Apple now recommends the Endpoint Security (ES) API for logging most events an EDR agent requires:

  • Authentication attempts
  • Process creation and termination
  • File access, modification, creation, and deletion

The complete list of ES event types in Apple’s documentation follows a standard format: ES_EVENT_TYPE_\<RESPONSE TYPE>_\<EVENT TYPE NAME>.

The “response type” can be NOTIFY or AUTH, depending on whether the ES client must authorize an action. The “event type name” describes each event. (Examples will be discussed in the following sections.)

Plenty of open-source examples exist for those looking to write an ES API client, but executing them on modern macOS requires the developer to sign their executable with a restricted entitlement or disable SIP on the target system.

Network events are notably absent from the ES API. Instead, EDR agents can utilize an additional sensor that captures events using the NetworkExtension framework.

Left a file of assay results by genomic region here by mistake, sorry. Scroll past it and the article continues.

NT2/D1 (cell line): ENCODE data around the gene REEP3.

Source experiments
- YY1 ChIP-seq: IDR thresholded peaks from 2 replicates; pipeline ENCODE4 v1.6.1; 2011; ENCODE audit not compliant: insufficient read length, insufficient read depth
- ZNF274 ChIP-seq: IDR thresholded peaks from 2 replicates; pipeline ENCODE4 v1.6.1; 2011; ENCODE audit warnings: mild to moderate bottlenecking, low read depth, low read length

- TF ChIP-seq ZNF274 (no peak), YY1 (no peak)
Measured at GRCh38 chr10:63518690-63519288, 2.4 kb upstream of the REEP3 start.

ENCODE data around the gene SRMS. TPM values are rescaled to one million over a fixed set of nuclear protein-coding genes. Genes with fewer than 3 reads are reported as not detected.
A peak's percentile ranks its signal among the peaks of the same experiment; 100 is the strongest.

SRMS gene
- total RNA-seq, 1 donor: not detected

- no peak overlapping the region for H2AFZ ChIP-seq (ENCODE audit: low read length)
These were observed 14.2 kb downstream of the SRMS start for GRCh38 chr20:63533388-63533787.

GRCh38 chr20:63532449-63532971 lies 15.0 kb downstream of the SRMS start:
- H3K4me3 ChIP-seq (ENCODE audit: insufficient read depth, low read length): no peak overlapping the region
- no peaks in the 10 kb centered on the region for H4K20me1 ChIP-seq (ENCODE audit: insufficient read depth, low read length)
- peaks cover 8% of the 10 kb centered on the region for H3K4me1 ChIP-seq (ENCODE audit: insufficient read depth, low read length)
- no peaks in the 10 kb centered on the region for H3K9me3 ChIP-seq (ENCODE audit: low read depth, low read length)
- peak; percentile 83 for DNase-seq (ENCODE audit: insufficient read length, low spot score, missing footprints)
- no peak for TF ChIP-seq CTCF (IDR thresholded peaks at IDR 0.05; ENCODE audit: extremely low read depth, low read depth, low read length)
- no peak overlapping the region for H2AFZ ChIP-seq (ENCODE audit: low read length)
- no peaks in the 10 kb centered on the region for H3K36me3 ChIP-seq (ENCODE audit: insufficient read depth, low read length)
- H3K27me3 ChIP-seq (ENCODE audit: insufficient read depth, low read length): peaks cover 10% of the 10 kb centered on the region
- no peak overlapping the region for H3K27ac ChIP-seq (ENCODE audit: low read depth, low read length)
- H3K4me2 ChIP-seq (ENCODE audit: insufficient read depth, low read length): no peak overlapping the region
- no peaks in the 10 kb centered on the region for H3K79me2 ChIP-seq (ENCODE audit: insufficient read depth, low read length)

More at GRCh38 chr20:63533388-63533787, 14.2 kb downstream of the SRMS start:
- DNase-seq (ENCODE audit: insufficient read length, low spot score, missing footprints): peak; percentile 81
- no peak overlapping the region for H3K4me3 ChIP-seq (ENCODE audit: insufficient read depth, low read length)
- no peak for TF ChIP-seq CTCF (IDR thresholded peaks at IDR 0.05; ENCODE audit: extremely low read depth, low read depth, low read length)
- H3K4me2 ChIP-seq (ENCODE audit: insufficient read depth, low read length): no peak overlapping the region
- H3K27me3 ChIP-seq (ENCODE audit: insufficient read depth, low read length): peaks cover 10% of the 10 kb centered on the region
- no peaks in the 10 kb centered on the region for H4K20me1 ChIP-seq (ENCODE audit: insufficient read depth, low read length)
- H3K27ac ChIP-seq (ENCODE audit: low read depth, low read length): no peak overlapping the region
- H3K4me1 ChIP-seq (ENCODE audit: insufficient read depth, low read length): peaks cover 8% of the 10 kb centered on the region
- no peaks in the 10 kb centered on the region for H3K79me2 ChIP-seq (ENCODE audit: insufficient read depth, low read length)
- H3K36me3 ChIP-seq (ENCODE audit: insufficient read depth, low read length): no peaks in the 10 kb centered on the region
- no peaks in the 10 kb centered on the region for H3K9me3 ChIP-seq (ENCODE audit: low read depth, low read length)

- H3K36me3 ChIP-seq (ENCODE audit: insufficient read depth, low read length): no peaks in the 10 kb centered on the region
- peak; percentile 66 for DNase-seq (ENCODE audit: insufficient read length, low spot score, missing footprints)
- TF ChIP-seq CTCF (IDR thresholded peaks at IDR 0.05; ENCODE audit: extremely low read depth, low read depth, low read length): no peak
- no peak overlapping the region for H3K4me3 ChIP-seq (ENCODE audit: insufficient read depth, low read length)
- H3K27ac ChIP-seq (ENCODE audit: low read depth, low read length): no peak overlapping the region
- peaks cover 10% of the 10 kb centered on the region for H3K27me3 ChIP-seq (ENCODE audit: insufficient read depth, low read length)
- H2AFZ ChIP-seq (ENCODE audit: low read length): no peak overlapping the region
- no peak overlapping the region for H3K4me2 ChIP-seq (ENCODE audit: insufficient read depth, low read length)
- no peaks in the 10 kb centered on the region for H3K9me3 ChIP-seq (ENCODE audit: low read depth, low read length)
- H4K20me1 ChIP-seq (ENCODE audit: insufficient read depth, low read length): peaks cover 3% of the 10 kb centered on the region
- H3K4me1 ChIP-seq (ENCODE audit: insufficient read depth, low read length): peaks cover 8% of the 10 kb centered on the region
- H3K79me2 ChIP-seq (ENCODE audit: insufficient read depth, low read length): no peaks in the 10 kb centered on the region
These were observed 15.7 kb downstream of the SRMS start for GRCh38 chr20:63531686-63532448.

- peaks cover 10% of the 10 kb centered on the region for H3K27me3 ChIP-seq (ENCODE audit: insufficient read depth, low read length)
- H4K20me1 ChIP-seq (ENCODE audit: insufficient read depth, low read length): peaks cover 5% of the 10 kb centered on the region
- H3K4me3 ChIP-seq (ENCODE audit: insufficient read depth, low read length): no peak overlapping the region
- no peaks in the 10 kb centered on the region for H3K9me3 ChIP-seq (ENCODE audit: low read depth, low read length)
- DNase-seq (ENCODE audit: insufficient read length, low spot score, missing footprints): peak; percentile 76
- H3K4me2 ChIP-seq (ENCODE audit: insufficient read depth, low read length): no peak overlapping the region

Following Apple’s deprecation of kernel extensions, events can be collected entirely from user-mode using the ES API and NetworkExtension framework. This differs from Windows and Linux, which rely heavily on kernel-mode sensors.

Analyzing ES API Clients

Red Canary Mac Monitor is a free, closed-source ES client. It uses a system extension, so the client must be embedded within its application bundle in Contents/Library/SystemExtensions/. In this case, the bundle’s entitlements can be listed using the codesign utility.

codesign -d --entitlements :- /Applications/Red\ Canary\ Mac\

The output property list will vary depending on the target system extension, but all ES clients must have the entitlement.

<?xml version="1.0" encoding="UTF-8"?>
<!DOCTYPE plist PUBLIC "-//Apple//DTD PLIST 1.0//EN" "">
<plist version="1.0">

ES clients must initialize the API using two functions exported by libEndpointSecurity.dylib: es_new_client and es_subscribe. The latter is particularly interesting because it indicates to the ES API which events the client should receive. Once a client of interest has been discovered, it can be instrumented using Frida (after disabling SIP). The es_subscribe function contains two parameters of interest: the number of events (event_count) and a pointer to the list of event IDs (events).